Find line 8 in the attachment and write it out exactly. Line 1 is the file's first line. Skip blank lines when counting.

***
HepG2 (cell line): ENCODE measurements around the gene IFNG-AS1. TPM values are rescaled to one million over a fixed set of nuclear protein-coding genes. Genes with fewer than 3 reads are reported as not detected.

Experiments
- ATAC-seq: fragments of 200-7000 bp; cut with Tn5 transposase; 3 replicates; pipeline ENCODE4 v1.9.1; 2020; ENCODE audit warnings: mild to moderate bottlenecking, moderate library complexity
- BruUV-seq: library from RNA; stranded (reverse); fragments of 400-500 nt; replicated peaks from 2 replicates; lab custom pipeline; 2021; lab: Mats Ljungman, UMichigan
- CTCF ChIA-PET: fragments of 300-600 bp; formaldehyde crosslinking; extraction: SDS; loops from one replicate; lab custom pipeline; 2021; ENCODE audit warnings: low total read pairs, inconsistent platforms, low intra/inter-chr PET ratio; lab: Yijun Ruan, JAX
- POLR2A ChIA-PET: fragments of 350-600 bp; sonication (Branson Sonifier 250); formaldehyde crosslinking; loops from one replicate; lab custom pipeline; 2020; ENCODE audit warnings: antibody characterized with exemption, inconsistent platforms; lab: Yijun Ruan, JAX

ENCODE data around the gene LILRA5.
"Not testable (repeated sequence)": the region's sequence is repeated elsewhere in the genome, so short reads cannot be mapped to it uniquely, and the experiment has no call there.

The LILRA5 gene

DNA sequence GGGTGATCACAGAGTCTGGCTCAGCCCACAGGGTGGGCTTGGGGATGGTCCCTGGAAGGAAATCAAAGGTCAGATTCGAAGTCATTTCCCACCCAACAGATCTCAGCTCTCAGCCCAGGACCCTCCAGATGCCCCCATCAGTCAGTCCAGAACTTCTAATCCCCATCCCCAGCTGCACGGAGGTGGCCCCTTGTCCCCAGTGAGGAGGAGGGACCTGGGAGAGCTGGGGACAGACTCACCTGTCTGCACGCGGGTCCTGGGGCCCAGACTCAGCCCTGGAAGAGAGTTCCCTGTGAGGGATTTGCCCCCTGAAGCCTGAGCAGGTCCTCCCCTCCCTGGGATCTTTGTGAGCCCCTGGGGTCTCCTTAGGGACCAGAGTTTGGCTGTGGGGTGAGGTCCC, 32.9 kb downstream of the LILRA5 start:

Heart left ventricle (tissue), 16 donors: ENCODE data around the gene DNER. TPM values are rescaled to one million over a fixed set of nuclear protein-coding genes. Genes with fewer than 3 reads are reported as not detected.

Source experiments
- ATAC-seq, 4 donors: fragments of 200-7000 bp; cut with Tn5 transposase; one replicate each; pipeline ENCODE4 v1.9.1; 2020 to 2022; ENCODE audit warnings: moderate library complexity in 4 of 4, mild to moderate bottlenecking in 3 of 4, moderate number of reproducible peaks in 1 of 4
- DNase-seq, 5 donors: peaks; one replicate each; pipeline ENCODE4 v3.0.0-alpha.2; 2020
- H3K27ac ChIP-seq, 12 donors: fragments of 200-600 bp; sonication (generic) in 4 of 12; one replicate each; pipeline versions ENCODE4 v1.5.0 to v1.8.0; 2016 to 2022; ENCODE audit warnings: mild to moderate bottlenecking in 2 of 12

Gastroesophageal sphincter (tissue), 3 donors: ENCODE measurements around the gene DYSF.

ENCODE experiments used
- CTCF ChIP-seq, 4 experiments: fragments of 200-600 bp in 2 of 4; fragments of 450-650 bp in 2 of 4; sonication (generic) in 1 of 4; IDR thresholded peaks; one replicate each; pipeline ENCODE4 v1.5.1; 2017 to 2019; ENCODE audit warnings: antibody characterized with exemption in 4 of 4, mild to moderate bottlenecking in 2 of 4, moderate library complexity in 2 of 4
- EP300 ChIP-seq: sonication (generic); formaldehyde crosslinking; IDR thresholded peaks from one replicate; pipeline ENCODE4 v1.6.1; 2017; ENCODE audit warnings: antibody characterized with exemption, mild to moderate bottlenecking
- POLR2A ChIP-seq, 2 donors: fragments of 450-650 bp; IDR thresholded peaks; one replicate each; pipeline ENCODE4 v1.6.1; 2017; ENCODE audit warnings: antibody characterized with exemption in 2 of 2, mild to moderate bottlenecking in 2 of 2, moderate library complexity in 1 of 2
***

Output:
"Not testable (repeated sequence)": the region's sequence is repeated elsewhere in the genome, so short reads cannot be mapped to it uniquely, and the experiment has no call there.